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I am a newbie to Android. I read the Android Documentation. Can anyone tell me what a "Pending Intent" is?

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9 Answers 9

up vote 370 down vote accepted

A PendingIntent is a token that you give to a foreign application (e.g. NotificationManager, AlarmManager, Home Screen AppWidgetManager, or other 3rd party applications), which allows the foreign application to use your application's permissions to execute a predefined piece of code.

If you give the foreign application an Intent, and that application sends/broadcasts the Intent you gave, they will execute the Intent with their own permissions. But if you instead give the foreign application a PendingIntent you created using your own permission, that application will execute the contained Intent using your application's permission.

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Thank you for the best answer / explanation ! This should be the correct answer ! –  Leeeeeeelo Feb 13 '13 at 20:39
Nice :) I cannot find another answer clearer than this –  hqt May 9 '13 at 9:01
It is fine but can u explain with example,Above link said about permission difference between intent and pending intent Please explain in example which will used permission. –  App Kart Nov 27 '13 at 3:31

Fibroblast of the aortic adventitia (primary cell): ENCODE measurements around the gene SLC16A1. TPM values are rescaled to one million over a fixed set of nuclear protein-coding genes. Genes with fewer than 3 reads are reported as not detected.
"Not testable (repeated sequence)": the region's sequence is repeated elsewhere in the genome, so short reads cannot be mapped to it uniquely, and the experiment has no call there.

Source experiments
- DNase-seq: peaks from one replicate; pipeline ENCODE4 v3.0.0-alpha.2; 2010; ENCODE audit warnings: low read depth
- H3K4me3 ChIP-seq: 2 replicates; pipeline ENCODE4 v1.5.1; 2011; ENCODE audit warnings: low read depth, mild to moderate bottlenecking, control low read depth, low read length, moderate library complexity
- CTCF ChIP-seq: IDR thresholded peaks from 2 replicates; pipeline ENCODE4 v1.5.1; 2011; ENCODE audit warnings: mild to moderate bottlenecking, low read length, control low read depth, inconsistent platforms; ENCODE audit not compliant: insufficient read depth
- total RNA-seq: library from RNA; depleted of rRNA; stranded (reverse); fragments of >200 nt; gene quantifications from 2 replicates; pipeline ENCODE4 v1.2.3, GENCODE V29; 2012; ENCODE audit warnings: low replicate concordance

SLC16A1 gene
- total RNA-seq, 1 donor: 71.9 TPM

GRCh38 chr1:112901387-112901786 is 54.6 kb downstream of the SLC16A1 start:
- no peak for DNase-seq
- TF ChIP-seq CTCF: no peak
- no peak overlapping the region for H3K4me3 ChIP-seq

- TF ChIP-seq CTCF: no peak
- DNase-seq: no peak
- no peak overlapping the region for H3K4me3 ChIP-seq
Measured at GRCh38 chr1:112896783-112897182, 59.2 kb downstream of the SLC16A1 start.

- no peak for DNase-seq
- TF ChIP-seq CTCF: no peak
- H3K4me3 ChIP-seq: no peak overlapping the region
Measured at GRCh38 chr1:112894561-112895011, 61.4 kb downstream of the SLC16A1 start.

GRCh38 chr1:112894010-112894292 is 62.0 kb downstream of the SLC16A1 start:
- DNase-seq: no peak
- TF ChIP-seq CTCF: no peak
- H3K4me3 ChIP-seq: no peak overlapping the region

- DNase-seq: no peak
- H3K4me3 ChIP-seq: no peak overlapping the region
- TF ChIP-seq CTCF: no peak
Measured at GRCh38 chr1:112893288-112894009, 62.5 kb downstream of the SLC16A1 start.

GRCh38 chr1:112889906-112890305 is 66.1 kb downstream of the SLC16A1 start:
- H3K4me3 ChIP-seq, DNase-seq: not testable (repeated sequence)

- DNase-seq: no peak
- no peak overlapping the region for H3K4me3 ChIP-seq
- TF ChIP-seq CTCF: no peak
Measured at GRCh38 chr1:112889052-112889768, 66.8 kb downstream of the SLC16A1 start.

@ArunKumar: I'm confused, there already is an example. –  Lie Ryan Nov 28 '13 at 10:30
@Johnny_D: it means what it says, in general, you would want to create an explicit Intent whose component name is an absolute name that unambiguously refers to one of your own classes. Otherwise, the Intent might get sent to an another application, which may cause problems since that Intent will be running under your application's permission. –  Lie Ryan Mar 2 at 15:58

A Pending Intent is a token you give to some app to perform an action on your apps' behalf irrespective of whether your application process is alive or not.

I think the documentation is sufficiently detailed: Pending Intent docs.

Just think of use-cases for PIs like (Broadcasting Intents, scheduling alarms) and the documentation will become clearer and meaningful.

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A PendingIntent specifies an action to take in the future. It lets you pass a future Intent to another application and allow that application to execute that Intent as if it had the same permissions as your application, whether or not your application is still around when the Intent is eventually invoked.It is a token that you give to a foreign application which allows the foreign application to use your application’s permissions to execute a predefined piece of code.

By giving a PendingIntent to another application, you are granting it the right to perform the operation you have specified as if the other application was yourself (with the same permissions and identity). As such, you should be careful about how you build the PendingIntent: often, for example, the base Intent you supply will have the component name explicitly set to one of your own components, to ensure it is ultimately sent there and nowhere else.